And it works in other high gross margin businesses such as airlines, hotels and telecom. These are all businesses with high fixed costs and low marginal costs for the suppliers. Low marginal costs has meant that price discrimination ha been termed as “revenue management” in the airline industry.

During the launch function of my book last year, I got asked if Uber’s practice of personalising fares for passengers is fair (I had given a long lecture on how Uber’s surge pricing is a necessary component of keeping average prices low and boosting liquidity in the taxi market). I had answered that a marketplace needs to ensure that its pricing is perceived as being “fair”, else they might lose customers to competitors. But what if all players in a market practice extreme price discrimination?

Thinking about it, transaction costs will take care of price discrimination before businesses and marketplaces start thinking of fairness. Beyond a point (the point varies by industry), the marginal revenues from price discrimination will fall below the transaction cost of executing this discrimination. And that poses a natural limit to how much price discrimination a business can practice.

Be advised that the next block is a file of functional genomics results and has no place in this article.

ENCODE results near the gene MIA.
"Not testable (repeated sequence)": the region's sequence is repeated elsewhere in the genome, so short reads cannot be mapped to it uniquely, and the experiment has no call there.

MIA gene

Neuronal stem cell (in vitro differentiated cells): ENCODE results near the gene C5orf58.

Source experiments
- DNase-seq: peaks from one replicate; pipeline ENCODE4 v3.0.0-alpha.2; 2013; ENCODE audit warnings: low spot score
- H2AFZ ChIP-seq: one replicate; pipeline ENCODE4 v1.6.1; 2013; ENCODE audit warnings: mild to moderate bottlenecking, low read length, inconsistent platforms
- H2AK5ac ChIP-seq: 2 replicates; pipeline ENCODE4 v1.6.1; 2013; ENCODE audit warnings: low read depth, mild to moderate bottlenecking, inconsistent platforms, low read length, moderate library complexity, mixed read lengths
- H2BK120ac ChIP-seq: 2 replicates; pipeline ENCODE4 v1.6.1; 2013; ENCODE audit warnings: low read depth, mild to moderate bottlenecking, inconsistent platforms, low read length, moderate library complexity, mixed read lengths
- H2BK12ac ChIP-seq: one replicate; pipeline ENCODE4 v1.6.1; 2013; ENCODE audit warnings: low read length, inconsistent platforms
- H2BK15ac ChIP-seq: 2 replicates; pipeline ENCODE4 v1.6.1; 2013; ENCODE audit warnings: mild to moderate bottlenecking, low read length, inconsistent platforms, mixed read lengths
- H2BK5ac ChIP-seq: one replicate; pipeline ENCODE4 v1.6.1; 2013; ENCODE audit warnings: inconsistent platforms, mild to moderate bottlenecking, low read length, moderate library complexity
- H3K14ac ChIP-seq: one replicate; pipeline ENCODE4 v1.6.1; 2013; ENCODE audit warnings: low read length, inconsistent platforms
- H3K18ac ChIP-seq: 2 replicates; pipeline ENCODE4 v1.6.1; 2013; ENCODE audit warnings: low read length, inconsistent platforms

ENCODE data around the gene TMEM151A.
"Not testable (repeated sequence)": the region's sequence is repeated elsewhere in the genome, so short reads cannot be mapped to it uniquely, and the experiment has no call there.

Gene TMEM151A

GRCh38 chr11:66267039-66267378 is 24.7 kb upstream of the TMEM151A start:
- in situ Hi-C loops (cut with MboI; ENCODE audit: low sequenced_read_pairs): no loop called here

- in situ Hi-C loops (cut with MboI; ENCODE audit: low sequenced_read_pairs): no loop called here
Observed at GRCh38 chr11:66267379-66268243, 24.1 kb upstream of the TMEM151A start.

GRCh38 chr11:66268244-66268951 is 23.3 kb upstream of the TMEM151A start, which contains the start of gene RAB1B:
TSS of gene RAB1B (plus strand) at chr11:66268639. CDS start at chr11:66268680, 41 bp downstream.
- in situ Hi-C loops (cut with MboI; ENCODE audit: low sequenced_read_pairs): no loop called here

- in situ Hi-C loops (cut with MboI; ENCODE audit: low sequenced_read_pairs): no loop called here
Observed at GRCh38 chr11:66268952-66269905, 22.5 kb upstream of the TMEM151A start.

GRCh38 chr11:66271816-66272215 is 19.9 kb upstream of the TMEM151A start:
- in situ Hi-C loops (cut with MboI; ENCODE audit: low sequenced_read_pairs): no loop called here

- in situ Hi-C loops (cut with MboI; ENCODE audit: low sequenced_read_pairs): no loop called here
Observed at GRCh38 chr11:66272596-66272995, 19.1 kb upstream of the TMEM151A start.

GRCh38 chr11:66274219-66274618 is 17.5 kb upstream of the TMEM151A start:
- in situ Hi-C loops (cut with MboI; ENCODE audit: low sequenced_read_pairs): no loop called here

British retail strategy

Right under where I currently live, there’s a Waitrose. Next door, there’s a Tesco Express. And a little down the road, there’s a Sainsbury Local. The day I got here, a week ago, I drove myself nuts trying to figure out which of these stores is the cheapest.

And after one week of random primary research, I think I have the classic economist’s answer – it depends. On what I’m looking to buy that is.

Each of these chains has built a reputation of sourcing excellent products and selling them to customers at a cheap price. The only thing is that each of them does it on a different kind of products. So there is a set of products that Tesco is easily the cheapest at, but the chain compensates for this by selling other products for a higher rate. It is similar with the other chains.

Some research I read a year or two back showed that while Amazon was easily the cheapest retailer in the US for big-ticket purchases, their prices for other less price-sensitive items was not as competitive. In other words, Amazon let go of the margin on high-publicity goods, and made up for it on goods where customers didn’t notice as much.